Fast-Tracked for Pas­sage: Politi­cos on the Road

The Washington Post Sunday - - Style - By Srid­har Pappu

There was a time we feared only celebri­ties on our high­ways. We’d be com­ing home safely in our 1950 Ford only to get blind­sided by the likes of James Dean in his 1955 Porsche Spy­der. Or decades later, we’d be driv­ing in Con­necti­cut only to have David Let­ter­man whiz by with a po­lice car clos­ing fast.

Al­though the sight of road­ra­gin’ celebri­ties — par­tic­u­larly if they’re young and ter­ri­bly thin and have been in re­hab or mar­ried to failed rap­pers — might still be rea­son for the heart to beat faster, a new road men­ace has qui­etly arisen. For­get Brit­ney or Lind­say or Paris. Naw, they’re harm­less if, you know, they’re sober and wear­ing un­der­wear. It’s our elected of­fi­cials who now give us great pause when en­ter­ing the on-ramp.

They might come up on you sud­denly, in ei­ther a black Lin­coln Town Car or dark­ened sport ute trav­el­ing at a speed that can only be de­scribed as self-im­por­tant, or in one of those omi­nous mo­tor­cades, which dis­play a haste that needs “in­ter­sec­tion con­trol.” What they are do­ing is ex­press­ing

ex­press­ing their need for speed, one of the last perquisites of power for the pol no longer able to ac­cept the Gulf­stream lift and 18 holes at St. An­drews.

Our cho­sen rep­re­sen­ta­tives — whether they’re driv­ing or be­ing driven — are the real-life Ricky Bob­bys, treat­ing the speed limit with con­tempt. Some might say: Why shouldn’t they? Af­ter all, they’re not head­ing to Diddy’s Hamp­tons bash. They’ve got of­fi­cial stuff to at­tend to, damn it. They need to get to press brief­ings, photo-ops with char­ter-school stu­dents, or, in the case of New Jer­sey Gov. Jon Corzine, to a me­di­a­tion ses­sion be­tween for­mer ra­dio-show host Don Imus and the Rut­gers women’s bas­ket­ball team. He never got there. His Chevy Sub­ur­ban crashed on the Gar­den State Park­way while go­ing 91 mph.

“This is part of a larger pat­tern where driv­ers don’t rec­og­nize the dan­gers of speed­ing,” says Richard Ret­tings, se­nior trans­porta­tion en­gi­neer with the In­sur­ance In­sti­tute for High­way Safety. “The cul­ture of some politi­cians may be such that they think it’s okay to speed.”

Or flout the law re­quir­ing them to wear seat belts, as Corzine did.

If it’s any con­so­la­tion to the re­cov­er­ing Corzine, he’s not alone.

Af­ter the latest in a se­ries of speed­ing in­ci­dents that marked his ten­ure, New Mex­ico Gov., and Demo­cratic pres­i­den­tial hope­ful, Bill Richard­son was quoted by the Santa Fe New Mex­i­can as say­ing: “I am the first to ad­mit that I try to cram as much busi­ness as pos­si­ble into each and ev­ery day. As you know, I’m im­pa­tient.” This ap­peared to be an ex­pla­na­tion for why the gov­er­nor’s ve­hi­cle re­fused to stop when flagged by an Al­bu­querque plain­clothes po­lice­man.

Af­ter a 2003 re­port in The Wash­ing­ton Post de­tail­ing Richard­son’s Flash-like need to tap into the speed force, Ralph Nader wrote to Richard­son, “You are driv­ing too fast, which makes you a dan­ger on the New Mex­i­can high­ways and a waste­ful guz­zler of en­ergy.”

Gov­er­nors are rarely the ones with the lead foot. Why, they might be so ab­sorbed in their pa­per­work they don’t rec­og­nize how quickly the scenery is fly­ing by.

Af­ter the Philadel­phia Daily News re­ported in 2004 that state troop­ers had clocked Penn­syl­va­nia Gov. Ed Ren­dell’s limou­sine trav­el­ing more than 100 mph on nine oc­ca­sions, he is­sued a state­ment: “I will be­gin to mon­i­tor the speed that I am be­ing driven.” Troop­ers told the pa­per the gov had urged them to drive that fast. In one episode, an­other trooper gave chase, un­til told over po­lice ra­dio to back off “Ex­ec­u­tive One.”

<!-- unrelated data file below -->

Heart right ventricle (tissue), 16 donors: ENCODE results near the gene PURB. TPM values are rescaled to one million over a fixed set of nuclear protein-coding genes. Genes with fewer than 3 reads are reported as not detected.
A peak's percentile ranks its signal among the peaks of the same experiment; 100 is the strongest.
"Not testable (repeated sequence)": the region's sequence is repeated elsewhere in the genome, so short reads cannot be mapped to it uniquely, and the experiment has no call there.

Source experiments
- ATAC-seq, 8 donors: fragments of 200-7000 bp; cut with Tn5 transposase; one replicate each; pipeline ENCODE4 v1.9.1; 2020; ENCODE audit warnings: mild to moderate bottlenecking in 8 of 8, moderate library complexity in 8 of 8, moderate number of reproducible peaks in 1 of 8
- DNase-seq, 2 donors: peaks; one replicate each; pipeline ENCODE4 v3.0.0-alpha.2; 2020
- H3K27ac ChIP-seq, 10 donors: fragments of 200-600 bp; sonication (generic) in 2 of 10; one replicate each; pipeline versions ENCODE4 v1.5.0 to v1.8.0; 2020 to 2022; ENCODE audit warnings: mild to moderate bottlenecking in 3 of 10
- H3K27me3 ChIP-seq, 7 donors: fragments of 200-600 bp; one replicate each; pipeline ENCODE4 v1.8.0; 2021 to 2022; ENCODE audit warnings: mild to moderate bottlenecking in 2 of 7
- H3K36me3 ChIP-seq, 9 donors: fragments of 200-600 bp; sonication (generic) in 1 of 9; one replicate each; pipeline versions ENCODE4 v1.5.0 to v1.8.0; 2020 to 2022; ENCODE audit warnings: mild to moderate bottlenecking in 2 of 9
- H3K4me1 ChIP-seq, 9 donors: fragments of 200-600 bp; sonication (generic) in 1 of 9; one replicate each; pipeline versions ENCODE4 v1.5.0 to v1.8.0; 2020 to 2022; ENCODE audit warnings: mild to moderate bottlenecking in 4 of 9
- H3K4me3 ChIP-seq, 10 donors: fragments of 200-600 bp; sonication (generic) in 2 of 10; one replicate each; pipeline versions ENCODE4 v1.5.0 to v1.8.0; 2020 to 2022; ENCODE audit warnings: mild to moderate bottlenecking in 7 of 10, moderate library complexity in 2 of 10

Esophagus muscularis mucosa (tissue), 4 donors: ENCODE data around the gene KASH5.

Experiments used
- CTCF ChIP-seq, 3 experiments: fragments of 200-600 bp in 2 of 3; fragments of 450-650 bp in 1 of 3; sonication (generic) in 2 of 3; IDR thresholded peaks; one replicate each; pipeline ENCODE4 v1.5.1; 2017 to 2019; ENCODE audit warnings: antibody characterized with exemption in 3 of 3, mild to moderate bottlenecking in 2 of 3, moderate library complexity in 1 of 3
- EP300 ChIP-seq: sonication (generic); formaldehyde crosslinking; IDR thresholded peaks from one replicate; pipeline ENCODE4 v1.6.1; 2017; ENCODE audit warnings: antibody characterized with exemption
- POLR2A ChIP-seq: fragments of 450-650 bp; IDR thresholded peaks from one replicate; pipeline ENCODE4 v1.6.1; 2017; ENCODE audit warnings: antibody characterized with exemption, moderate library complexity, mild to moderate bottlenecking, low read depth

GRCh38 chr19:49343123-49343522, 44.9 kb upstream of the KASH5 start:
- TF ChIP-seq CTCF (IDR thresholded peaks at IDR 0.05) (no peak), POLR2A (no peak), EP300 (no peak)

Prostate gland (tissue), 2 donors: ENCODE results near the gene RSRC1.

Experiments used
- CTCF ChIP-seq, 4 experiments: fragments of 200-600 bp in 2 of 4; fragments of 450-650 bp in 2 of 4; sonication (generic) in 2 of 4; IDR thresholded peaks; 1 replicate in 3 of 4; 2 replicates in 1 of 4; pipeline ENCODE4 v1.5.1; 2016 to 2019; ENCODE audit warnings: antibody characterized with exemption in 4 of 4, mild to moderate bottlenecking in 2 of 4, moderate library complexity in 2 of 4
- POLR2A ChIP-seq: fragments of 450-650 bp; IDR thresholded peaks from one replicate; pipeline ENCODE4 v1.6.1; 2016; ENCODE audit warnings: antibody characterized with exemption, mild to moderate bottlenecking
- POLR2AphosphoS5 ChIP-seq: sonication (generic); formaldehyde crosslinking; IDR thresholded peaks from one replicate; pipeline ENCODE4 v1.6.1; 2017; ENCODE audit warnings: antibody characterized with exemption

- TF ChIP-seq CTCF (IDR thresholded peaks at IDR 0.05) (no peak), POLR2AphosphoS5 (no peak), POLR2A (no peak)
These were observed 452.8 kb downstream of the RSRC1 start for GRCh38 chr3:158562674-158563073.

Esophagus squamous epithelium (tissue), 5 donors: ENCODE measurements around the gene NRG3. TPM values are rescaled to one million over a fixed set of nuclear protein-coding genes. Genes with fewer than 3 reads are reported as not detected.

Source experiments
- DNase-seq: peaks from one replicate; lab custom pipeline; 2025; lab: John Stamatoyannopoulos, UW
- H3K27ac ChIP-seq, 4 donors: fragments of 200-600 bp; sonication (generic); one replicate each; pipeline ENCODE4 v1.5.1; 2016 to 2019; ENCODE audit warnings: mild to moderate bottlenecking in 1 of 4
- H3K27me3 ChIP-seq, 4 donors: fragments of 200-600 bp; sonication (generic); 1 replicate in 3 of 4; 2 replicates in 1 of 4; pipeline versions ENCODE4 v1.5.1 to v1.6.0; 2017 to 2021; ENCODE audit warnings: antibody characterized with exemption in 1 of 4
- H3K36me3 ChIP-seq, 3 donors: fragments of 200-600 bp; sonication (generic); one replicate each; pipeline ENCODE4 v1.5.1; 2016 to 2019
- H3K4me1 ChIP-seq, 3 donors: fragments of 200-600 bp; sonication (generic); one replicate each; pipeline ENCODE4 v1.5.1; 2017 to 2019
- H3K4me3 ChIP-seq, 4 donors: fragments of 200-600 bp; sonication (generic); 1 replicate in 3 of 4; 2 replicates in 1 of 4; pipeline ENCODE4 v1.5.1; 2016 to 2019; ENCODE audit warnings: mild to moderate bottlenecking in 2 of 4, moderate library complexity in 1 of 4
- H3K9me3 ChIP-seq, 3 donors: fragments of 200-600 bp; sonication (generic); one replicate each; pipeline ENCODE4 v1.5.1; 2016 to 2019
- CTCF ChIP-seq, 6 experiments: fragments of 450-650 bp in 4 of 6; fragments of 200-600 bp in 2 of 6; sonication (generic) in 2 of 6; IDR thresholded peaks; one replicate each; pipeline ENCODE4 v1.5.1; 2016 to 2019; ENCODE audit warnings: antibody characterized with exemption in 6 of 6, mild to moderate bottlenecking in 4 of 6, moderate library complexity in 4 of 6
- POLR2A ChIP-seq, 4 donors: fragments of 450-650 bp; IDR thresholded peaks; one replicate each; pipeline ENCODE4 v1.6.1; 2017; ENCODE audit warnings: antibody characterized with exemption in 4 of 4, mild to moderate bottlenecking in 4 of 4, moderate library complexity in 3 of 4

Like Corzine and Ren­dell, Richard­son was a pas­sen­ger. Richard­son’s ve­hi­cle was be­ing driven by a state po­lice driver, a mem­ber of a force that, the gov­er­nor said in the New Mex­i­can, “have been spe­cially trained in dig­ni­tary pro­tec­tion by the Se­cret Ser­vice. They have never op­er­ated the ve­hi­cle in a way that would risk the safety of me or other driv­ers on the road. I will also never ques­tion them when they be­lieve se­cu­rity is an is­sue."

Gov­er­nors’ driv­ers are state law en­force­ment of­fi­cers who are ex­pected to obey traf­fic-safety laws and not speed, ac­cord­ing to an As­so­ci­ated Press sur­vey of state travel poli­cies. Th­ese driv­ers, how­ever, are typ­i­cally per­mit­ted to speed and use flash­ers in emer­gen­cies.

And when it comes to the White House — Pres­i­dent Bush’s mo­tor­cades have been in­volved in a num­ber of ac­ci­dents over the years — Se­cret Ser­vice spokes­woman Kim Bruce says, “We don’t talk about our means and meth­ods of how we move our pro­tectees from point A to point B.”

What’s clearer are the costs of such speed. Af­ter spend­ing eight days on a ven­ti­la­tor, Corzine, as of this writ­ing, re­mains hos­pi­tal­ized, his re­lease sched­uled for to­mor­rowand his gu­ber­na­to­rial du­ties put away for the fore­see­able fu­ture. In ad­di­tion to frac­tur­ing a ver­te­bra in his lower back, Corzine broke his ster­num, col­lar­bone, left thigh­bone and 11 ribs.

“The core mes­sage of this is age-old and ap­plies just as much to­day as it did in the 1950s and ’60s,” Ret­tings says. “Speed­ing is ama­jor fac­tor in ac­ci­dents that re­sult in se­ri­ous in­jury. The speed at which a driver’s trav­el­ing in­creases the chance of be­ing in­volved in a col­li­sion and how se­vere a col­li­sion could be. At the end of the day, no­body is above the law of physics.”


New Jer­sey Gov. Jon Corzine’s ve­hi­cle af­ter he was se­ri­ously in­jured in an ac­ci­dent on April 12.

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